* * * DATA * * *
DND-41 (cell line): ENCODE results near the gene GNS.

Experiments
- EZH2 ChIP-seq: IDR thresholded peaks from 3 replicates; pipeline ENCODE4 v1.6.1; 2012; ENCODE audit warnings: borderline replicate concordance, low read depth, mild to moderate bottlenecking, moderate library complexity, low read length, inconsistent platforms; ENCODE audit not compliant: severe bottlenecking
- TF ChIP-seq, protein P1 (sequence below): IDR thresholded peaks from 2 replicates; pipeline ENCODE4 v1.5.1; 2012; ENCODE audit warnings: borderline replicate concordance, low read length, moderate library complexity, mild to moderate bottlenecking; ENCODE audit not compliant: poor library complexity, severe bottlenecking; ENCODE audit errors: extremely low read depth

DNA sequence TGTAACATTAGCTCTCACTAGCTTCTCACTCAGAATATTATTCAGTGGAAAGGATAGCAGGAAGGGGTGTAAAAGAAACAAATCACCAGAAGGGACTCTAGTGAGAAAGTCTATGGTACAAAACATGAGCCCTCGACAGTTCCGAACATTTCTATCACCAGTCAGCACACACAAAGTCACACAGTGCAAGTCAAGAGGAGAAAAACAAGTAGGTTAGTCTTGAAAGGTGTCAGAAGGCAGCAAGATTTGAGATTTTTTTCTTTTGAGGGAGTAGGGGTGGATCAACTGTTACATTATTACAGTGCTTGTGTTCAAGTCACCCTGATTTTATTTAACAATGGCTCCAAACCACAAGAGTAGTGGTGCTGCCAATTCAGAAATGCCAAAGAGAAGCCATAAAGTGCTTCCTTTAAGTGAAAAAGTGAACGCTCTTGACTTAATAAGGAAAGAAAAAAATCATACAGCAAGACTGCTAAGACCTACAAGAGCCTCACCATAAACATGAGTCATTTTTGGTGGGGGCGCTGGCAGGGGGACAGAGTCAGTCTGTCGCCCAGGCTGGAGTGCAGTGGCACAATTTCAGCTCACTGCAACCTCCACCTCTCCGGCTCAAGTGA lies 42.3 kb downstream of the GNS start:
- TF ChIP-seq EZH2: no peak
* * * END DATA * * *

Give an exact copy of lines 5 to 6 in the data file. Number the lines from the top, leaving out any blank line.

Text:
DNA sequence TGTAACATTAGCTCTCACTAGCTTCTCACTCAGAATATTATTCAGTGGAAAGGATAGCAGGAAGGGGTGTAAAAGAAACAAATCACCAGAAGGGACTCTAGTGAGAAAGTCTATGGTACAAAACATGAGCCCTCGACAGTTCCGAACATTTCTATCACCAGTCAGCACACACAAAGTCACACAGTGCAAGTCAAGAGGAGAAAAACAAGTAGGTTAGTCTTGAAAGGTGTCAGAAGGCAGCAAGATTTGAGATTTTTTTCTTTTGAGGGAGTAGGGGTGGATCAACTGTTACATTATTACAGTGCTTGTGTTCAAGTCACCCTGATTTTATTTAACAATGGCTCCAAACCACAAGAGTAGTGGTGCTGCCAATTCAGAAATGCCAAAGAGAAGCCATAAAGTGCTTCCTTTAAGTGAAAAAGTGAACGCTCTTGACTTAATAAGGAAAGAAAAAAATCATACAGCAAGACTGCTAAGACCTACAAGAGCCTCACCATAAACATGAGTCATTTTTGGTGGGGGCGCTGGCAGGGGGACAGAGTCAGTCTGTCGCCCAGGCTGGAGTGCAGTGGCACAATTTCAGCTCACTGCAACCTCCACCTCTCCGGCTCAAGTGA lies 42.3 kb downstream of the GNS start:
- TF ChIP-seq EZH2: no peak